Day 11: Jackson Pollock

In keeping with the couple theme, I think I’m going to do artist couples for a while, starting with Jackson Pollock aka Jack The Dripper.

"I have no fear of changes, of destroying the image, because a painting has a life of its own; I try to let it live."

Pollock was first introduced to fluid paint and paint pouring in 1936 by David Alfaro Siqueiros.

Jackson Pollock, Untitled (Bald Woman with Skeleton), 1938-41

Pollock was inspired by Indian sand painting, which he was exposed to in the early 1940s. One could speculate that he was inspired by surrealist automatism, but Pollock was more of a Jungian person than a Freudian.

The Moon-Woman Cuts the Circle (1943)

November of 1943 was Pollock’s first one man show at Peggy Guggenheim’s Art of This Century gallery. Peggy would be a patron of his for years to come and even lent him the down payment for a home for Pollock and his wife Lee Krasner when they married in 1945.

Shimmering Substance, 1946 This reminds me a lot of De Kooning, he worked in his color palette a lot.

1947 to 1950 was Pollock’s most successful period, called his “drip period”.

Cathedral, 1947

Lavender Mist: Number 1, 1950. "...look passively and try to receive what the painting has to offer and not bring a subject matter or preconceived idea of what they are to be looking for."

“[Pollock] used to give his pictures conventional titles… but now he simply numbers them. Numbers are neutral. They make people look at a picture for what it is – pure painting.” – Lee Krasner

However, just like his painting technique, when he saw a pattern emerging he was quick to deviate from it and abruptly, he abandoned dripping.

Black and White No. 6 1951

After this he started to do more figurative work, lines and curves start to assemble, he gained more commercial success. The pressure started to become overwhelming and colors in his pieces became more dark as he dove further into his alcoholism.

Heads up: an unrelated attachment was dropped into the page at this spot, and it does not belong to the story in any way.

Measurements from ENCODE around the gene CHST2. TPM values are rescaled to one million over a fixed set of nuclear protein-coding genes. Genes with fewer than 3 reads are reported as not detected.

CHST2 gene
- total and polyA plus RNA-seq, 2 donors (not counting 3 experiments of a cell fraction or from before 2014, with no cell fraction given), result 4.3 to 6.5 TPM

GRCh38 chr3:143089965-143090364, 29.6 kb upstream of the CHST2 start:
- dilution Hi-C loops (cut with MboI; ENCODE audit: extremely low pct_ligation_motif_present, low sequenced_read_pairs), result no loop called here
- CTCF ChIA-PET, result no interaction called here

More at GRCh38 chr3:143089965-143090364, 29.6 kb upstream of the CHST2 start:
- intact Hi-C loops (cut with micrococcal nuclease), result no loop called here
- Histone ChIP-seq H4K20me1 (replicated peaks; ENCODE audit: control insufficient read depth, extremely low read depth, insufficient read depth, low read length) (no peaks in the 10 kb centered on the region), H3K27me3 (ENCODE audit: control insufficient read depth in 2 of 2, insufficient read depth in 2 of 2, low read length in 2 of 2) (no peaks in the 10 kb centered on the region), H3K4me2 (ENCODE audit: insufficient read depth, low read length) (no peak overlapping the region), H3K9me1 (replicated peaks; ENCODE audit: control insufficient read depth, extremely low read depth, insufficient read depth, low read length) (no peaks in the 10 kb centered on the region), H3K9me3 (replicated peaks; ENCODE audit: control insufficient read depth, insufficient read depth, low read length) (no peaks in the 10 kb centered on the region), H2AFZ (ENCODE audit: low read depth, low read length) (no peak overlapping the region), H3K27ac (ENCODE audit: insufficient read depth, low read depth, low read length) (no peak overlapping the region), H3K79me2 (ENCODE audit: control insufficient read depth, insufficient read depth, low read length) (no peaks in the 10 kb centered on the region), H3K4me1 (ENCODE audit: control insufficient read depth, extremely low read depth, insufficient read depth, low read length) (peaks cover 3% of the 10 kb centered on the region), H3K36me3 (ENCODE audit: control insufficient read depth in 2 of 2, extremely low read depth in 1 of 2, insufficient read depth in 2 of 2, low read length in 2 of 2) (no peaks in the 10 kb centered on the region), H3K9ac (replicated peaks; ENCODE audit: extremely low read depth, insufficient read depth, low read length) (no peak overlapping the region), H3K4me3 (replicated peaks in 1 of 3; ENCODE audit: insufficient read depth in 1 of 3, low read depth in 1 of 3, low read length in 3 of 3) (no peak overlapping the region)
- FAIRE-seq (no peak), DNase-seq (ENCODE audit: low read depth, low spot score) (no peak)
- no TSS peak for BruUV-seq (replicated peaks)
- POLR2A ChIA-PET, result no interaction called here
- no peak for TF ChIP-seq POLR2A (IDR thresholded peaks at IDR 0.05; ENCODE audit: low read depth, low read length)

Blue Poles: Number II, 1952

Ocean Greyness 1953

Search (1955)

He did not paint anything in 1956 and March of that year is when he started his affair with Ruth Kligman (who was also a muse of De Kooning). “I remember the first painting I saw of yours about two years ago. It was all black and white, and I remember standing in front of it, and something happened to me. I felt the sensation of you, your energy came into my body…I was so moved by your work, your beauty, the mobility, the lyric quality, the torrent, the suffering, it’s all there… I felt your tears, I felt your heart breaking, I felt betrayal, and your violence and rage, and my heart was breaking with you.” she recounts in her book “Love Affair: A memoir of Jackson Pollock” (1974)

The affair would not last long. In August of the same year, while driving under the influence, Pollock was in a fatal car accident that ended not only his life, but Edith Metzger’s a friend of Ruth’s. Ruth was the only survivor.

In spite of the affair, Krasner managed her husband’s estate and worked hard to keep Pollock’s reputation strong.

I heard they made a movie about Pollock.

It looks extremely Hollywood but I’ve never seen it. If any of you have, let me know how they did.

The Pythia


Why dont you give Pollock’s technique a try


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